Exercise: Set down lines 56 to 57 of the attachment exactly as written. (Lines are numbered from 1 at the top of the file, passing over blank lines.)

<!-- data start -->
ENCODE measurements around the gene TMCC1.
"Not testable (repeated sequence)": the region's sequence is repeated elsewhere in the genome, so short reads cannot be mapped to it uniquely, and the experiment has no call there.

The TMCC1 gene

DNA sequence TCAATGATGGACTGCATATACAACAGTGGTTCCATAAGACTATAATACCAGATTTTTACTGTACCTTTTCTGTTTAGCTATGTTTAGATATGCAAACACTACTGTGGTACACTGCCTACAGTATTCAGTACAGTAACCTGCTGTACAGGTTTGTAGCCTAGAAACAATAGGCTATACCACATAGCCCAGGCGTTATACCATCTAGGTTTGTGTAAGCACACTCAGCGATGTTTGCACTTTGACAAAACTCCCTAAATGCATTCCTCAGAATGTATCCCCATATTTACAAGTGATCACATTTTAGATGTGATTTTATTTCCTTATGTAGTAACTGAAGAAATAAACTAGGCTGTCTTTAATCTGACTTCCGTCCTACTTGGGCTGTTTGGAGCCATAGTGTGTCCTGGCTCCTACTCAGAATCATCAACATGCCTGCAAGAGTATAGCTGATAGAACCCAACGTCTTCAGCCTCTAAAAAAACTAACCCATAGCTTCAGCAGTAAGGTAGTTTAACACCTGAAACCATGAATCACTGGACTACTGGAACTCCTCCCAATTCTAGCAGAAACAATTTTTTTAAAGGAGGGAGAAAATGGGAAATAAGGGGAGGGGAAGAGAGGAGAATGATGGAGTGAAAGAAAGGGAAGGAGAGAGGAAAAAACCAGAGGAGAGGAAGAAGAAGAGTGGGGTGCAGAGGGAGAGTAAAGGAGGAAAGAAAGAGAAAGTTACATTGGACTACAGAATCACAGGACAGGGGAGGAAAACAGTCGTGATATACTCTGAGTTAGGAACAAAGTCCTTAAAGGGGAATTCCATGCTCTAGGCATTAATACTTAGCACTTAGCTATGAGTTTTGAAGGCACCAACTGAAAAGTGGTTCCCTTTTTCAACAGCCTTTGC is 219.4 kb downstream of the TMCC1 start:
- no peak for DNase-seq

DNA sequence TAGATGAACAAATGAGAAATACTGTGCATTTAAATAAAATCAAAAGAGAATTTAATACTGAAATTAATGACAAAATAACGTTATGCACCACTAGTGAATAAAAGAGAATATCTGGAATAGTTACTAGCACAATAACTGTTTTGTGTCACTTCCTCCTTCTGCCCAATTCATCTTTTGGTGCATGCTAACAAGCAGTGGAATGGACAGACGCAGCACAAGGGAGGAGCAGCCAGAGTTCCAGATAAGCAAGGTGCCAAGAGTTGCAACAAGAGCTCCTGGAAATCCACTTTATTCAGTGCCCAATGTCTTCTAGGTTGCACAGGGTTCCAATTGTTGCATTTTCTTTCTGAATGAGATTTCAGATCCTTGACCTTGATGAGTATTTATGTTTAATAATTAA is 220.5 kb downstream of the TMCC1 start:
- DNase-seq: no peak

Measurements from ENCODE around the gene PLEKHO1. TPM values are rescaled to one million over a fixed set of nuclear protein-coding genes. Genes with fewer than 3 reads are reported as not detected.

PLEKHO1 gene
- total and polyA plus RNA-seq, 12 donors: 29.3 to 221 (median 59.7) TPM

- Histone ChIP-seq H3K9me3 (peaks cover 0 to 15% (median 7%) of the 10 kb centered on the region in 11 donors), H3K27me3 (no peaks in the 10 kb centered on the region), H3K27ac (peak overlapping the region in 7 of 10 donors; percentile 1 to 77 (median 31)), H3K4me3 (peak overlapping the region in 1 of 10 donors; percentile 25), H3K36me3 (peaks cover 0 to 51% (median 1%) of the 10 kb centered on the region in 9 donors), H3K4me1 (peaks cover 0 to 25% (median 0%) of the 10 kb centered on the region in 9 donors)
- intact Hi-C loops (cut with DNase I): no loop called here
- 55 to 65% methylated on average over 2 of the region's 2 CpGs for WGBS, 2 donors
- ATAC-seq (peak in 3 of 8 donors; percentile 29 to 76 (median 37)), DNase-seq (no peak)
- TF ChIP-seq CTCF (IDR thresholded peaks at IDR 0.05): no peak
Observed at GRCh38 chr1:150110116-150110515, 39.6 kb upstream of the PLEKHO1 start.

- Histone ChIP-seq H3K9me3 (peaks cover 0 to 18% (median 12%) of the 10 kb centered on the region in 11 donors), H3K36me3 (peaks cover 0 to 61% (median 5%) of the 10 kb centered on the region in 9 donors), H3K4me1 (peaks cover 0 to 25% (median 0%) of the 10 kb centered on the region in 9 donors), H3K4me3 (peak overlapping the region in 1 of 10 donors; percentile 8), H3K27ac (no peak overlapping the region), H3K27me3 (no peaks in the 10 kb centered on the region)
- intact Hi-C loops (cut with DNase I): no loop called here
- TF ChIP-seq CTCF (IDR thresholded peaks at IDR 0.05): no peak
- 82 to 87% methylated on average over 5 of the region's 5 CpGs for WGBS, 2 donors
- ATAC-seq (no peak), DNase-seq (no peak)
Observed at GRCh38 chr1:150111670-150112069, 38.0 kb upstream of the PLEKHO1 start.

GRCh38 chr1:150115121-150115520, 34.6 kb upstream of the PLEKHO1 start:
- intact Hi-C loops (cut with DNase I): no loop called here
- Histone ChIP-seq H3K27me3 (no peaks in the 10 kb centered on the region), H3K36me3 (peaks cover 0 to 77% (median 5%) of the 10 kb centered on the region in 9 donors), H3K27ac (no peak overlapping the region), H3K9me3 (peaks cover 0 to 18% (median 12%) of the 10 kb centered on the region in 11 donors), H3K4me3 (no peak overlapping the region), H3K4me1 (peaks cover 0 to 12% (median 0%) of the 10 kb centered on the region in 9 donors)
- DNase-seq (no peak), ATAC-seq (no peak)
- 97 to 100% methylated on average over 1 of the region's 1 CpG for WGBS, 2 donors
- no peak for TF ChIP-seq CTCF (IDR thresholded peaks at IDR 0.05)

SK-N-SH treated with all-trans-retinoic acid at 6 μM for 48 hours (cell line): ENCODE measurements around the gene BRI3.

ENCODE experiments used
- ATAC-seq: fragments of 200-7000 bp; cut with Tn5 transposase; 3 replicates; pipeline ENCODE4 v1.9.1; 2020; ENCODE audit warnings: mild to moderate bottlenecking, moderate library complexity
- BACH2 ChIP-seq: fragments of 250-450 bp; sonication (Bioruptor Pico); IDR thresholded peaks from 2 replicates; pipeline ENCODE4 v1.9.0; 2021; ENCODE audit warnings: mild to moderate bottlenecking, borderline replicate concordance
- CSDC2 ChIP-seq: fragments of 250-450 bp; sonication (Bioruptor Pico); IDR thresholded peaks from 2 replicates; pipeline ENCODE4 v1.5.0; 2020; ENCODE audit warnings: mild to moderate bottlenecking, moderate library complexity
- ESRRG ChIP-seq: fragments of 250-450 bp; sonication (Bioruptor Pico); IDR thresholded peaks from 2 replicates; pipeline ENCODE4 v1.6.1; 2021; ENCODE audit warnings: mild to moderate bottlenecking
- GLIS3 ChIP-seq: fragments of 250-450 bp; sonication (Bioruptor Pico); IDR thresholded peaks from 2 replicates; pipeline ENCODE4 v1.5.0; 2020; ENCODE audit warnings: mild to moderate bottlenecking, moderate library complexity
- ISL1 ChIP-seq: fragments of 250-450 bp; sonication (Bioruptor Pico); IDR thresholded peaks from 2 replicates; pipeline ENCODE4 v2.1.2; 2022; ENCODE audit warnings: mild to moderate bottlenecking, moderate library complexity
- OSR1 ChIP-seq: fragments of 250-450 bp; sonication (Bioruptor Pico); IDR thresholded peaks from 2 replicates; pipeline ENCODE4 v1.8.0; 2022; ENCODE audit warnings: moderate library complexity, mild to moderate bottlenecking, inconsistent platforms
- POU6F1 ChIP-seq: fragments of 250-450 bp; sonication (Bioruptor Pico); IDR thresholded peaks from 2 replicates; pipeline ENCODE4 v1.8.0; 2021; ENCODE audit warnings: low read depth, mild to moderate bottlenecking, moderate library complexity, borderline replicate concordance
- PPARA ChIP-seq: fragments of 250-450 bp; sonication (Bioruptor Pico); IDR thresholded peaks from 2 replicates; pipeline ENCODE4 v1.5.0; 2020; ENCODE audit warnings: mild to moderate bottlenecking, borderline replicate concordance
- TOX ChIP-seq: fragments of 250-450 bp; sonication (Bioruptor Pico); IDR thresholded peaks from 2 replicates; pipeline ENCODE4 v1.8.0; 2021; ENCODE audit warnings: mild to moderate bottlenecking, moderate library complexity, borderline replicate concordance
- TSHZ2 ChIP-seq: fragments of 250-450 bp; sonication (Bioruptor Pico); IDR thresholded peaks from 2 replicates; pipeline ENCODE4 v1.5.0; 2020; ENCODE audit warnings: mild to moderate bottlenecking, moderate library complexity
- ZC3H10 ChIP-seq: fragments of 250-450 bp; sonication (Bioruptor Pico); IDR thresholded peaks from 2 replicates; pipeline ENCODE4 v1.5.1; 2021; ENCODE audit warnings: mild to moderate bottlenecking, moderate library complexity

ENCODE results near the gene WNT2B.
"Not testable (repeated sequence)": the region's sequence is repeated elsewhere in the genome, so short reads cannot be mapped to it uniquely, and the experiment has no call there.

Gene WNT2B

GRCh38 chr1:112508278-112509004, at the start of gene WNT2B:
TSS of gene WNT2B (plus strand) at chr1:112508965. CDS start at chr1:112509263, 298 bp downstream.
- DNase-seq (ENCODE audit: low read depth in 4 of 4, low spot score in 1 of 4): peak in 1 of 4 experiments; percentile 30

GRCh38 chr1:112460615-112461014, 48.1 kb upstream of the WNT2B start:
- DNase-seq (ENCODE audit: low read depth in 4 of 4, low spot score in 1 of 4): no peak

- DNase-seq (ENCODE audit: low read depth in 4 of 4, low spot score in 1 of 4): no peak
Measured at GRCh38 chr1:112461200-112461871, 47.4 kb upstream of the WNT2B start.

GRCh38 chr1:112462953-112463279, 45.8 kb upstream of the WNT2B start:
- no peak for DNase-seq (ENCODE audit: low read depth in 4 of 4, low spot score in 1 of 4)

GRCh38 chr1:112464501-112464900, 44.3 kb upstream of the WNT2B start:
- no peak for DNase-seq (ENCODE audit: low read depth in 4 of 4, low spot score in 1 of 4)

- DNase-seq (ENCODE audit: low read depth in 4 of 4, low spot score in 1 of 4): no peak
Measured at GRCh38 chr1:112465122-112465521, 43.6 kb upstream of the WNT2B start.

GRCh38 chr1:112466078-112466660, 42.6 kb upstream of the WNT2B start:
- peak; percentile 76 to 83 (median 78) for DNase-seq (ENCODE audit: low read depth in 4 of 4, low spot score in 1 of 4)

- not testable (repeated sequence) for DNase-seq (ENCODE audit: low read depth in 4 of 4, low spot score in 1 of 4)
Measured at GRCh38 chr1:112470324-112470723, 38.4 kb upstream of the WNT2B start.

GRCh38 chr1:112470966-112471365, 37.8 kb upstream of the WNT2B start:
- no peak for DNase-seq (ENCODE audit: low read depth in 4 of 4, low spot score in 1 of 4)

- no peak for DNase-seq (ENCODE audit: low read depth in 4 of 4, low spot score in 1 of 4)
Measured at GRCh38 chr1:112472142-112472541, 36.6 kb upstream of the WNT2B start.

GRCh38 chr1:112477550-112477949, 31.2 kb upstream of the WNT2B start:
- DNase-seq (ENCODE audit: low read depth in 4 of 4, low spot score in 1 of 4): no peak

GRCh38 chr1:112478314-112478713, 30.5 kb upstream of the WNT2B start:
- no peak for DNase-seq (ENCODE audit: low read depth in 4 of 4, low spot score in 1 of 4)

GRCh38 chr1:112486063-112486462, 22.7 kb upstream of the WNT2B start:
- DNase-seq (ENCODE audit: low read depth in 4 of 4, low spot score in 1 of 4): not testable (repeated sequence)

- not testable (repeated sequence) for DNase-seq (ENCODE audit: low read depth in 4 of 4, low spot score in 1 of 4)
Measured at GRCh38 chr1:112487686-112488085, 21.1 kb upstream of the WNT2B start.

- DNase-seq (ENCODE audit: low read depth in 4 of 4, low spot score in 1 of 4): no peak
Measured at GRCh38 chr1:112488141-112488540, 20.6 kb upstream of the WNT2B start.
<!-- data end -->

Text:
- no peak for DNase-seq (ENCODE audit: low read depth in 4 of 4, low spot score in 1 of 4)

- DNase-seq (ENCODE audit: low read depth in 4 of 4, low spot score in 1 of 4): no peak